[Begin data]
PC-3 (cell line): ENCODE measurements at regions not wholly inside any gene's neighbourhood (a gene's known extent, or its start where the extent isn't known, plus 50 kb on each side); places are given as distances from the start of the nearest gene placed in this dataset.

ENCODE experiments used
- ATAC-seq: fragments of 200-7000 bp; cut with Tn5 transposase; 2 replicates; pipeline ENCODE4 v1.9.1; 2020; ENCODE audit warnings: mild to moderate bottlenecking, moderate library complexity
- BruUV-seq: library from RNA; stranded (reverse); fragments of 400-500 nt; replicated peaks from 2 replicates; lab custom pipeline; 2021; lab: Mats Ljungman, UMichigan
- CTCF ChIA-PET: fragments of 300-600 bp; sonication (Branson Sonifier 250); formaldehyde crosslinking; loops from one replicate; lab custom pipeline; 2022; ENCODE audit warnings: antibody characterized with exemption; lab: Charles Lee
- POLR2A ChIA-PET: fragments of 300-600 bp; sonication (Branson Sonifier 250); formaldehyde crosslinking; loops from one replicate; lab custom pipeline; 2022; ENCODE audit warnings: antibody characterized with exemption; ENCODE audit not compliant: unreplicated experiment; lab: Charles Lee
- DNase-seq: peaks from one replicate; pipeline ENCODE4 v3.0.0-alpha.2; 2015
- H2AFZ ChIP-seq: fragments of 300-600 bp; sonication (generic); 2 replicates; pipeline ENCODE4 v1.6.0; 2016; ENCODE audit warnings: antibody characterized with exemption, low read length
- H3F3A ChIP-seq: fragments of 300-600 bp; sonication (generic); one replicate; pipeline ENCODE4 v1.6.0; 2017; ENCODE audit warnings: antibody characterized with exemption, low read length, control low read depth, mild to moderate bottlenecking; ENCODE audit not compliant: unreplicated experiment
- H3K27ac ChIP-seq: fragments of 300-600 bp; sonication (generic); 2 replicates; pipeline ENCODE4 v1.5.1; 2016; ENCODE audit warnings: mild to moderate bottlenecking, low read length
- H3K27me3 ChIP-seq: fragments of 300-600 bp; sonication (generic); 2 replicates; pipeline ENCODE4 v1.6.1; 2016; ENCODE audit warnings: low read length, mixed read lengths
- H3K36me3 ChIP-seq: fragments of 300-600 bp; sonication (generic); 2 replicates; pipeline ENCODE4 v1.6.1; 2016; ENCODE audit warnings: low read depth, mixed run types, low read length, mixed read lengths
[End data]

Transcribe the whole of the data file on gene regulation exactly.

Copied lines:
PC-3 (cell line): ENCODE measurements at regions not wholly inside any gene's neighbourhood (a gene's known extent, or its start where the extent isn't known, plus 50 kb on each side); places are given as distances from the start of the nearest gene placed in this dataset.

ENCODE experiments used
- ATAC-seq: fragments of 200-7000 bp; cut with Tn5 transposase; 2 replicates; pipeline ENCODE4 v1.9.1; 2020; ENCODE audit warnings: mild to moderate bottlenecking, moderate library complexity
- BruUV-seq: library from RNA; stranded (reverse); fragments of 400-500 nt; replicated peaks from 2 replicates; lab custom pipeline; 2021; lab: Mats Ljungman, UMichigan
- CTCF ChIA-PET: fragments of 300-600 bp; sonication (Branson Sonifier 250); formaldehyde crosslinking; loops from one replicate; lab custom pipeline; 2022; ENCODE audit warnings: antibody characterized with exemption; lab: Charles Lee
- POLR2A ChIA-PET: fragments of 300-600 bp; sonication (Branson Sonifier 250); formaldehyde crosslinking; loops from one replicate; lab custom pipeline; 2022; ENCODE audit warnings: antibody characterized with exemption; ENCODE audit not compliant: unreplicated experiment; lab: Charles Lee
- DNase-seq: peaks from one replicate; pipeline ENCODE4 v3.0.0-alpha.2; 2015
- H2AFZ ChIP-seq: fragments of 300-600 bp; sonication (generic); 2 replicates; pipeline ENCODE4 v1.6.0; 2016; ENCODE audit warnings: antibody characterized with exemption, low read length
- H3F3A ChIP-seq: fragments of 300-600 bp; sonication (generic); one replicate; pipeline ENCODE4 v1.6.0; 2017; ENCODE audit warnings: antibody characterized with exemption, low read length, control low read depth, mild to moderate bottlenecking; ENCODE audit not compliant: unreplicated experiment
- H3K27ac ChIP-seq: fragments of 300-600 bp; sonication (generic); 2 replicates; pipeline ENCODE4 v1.5.1; 2016; ENCODE audit warnings: mild to moderate bottlenecking, low read length
- H3K27me3 ChIP-seq: fragments of 300-600 bp; sonication (generic); 2 replicates; pipeline ENCODE4 v1.6.1; 2016; ENCODE audit warnings: low read length, mixed read lengths
- H3K36me3 ChIP-seq: fragments of 300-600 bp; sonication (generic); 2 replicates; pipeline ENCODE4 v1.6.1; 2016; ENCODE audit warnings: low read depth, mixed run types, low read length, mixed read lengths